And there are some Hope Tech rotors that don't have an arrow at all...





I mean, in both cases, it would probably make more sense to mount the rotors with the "spokes/arms/whatever" pointing forward so that they compress rather than stretch out under braking, but, from a non-competitive, everyday-use kind of perspective, is the direction the rotor is mounted in really that critical?
The arrow in the very first pic is correct and that's the way all other rotors without the arrow should be installed.
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Old 01-28-23, 01:12 PM
  #40  
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Originally Posted by wolfchild View Post
The arrow in the very first pic is correct and that's the way all other rotors without the arrow should be installed.
Care to corroborate those statements?
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Old 01-28-23, 01:24 PM
  #41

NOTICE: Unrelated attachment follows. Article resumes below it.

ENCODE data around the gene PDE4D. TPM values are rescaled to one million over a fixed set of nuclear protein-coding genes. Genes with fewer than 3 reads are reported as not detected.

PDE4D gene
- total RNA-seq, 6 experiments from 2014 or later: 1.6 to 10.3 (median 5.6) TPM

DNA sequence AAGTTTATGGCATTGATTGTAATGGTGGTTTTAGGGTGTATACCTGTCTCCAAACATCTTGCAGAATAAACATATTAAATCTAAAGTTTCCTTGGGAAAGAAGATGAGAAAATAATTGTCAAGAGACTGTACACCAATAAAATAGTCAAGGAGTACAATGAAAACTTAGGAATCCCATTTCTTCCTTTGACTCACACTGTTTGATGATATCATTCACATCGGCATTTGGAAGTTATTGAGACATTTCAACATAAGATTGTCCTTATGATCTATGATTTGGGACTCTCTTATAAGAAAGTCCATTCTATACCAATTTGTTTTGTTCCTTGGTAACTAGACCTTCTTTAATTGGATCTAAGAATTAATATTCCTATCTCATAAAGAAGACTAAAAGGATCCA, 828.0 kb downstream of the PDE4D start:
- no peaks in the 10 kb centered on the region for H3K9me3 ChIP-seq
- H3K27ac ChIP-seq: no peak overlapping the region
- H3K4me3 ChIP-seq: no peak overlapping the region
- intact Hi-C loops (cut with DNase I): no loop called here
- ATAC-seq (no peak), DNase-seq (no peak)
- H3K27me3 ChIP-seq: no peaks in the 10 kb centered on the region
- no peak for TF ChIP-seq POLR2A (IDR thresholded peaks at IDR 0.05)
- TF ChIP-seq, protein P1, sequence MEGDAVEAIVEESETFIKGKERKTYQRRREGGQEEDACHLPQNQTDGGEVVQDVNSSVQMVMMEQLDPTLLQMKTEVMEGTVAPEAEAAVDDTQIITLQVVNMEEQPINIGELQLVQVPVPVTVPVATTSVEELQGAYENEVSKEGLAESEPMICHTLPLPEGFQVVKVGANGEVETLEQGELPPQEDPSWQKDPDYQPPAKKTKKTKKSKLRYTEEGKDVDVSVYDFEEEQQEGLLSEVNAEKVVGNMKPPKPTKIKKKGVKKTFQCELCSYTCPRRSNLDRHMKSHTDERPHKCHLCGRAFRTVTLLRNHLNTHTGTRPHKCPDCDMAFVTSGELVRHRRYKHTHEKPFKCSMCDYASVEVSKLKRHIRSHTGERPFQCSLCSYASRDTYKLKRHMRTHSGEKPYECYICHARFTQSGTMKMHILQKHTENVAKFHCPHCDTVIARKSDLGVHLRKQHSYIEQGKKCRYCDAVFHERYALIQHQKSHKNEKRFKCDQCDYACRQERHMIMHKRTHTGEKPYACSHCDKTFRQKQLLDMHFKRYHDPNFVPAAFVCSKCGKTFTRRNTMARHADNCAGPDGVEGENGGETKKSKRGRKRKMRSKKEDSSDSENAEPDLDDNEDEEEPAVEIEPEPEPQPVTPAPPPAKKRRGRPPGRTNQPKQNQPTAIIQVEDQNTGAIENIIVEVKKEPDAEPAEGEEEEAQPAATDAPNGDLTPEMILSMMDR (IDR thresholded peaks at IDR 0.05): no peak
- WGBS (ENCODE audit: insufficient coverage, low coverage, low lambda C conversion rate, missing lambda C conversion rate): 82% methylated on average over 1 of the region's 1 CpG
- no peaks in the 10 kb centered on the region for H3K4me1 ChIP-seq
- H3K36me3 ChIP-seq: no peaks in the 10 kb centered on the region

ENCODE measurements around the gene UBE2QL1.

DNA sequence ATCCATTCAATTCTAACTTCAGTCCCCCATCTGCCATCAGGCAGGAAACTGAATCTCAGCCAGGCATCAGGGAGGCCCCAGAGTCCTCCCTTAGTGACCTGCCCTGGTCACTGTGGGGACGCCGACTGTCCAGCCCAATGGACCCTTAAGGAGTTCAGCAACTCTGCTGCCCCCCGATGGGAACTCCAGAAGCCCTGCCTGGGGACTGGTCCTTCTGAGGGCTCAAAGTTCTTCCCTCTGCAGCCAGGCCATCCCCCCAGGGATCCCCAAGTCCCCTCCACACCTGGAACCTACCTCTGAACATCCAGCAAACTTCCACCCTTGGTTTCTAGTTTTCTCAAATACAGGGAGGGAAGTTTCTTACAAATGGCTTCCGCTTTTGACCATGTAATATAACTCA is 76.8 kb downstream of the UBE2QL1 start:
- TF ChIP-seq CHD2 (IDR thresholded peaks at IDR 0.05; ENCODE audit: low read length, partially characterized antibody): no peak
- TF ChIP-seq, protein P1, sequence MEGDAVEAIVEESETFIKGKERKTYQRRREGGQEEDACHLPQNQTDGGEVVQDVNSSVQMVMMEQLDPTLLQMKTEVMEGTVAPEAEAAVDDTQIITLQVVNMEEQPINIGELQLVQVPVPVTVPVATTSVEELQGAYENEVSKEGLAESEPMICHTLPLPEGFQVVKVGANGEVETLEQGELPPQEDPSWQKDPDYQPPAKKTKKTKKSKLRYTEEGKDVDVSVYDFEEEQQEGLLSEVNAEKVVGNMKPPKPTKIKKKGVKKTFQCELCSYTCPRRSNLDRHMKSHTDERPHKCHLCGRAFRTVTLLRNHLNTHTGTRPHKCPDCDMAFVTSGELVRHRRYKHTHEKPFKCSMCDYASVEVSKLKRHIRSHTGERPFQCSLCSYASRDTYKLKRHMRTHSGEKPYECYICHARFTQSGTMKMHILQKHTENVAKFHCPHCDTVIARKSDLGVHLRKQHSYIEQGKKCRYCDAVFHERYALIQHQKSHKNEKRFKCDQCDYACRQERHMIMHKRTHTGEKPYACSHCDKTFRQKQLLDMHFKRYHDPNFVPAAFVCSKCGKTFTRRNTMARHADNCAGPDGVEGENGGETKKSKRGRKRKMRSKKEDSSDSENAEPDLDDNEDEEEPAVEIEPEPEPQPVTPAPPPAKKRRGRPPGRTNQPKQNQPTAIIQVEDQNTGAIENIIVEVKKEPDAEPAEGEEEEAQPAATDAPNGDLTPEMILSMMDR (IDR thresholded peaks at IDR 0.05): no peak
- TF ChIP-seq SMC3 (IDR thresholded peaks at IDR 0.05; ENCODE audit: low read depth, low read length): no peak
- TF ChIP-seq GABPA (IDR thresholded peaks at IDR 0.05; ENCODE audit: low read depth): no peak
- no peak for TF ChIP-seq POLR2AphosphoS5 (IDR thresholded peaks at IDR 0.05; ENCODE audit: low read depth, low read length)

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Originally Posted by sjanzeir View Post
Care to corroborate those statements?
I just looked at my AVID rotors which I have on my bikes and that's the direction that the arrow and rotor spokes are pointing. My SHIMANO rotors which I have on another wheelset are the same as AVID.
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Old 01-28-23, 01:42 PM
  #42  
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Originally Posted by PeteHski View Post
While those crank arms are complete bs, it's not really applicable to the stress distribution on disc spokes. The latter is not merely a marketing decision.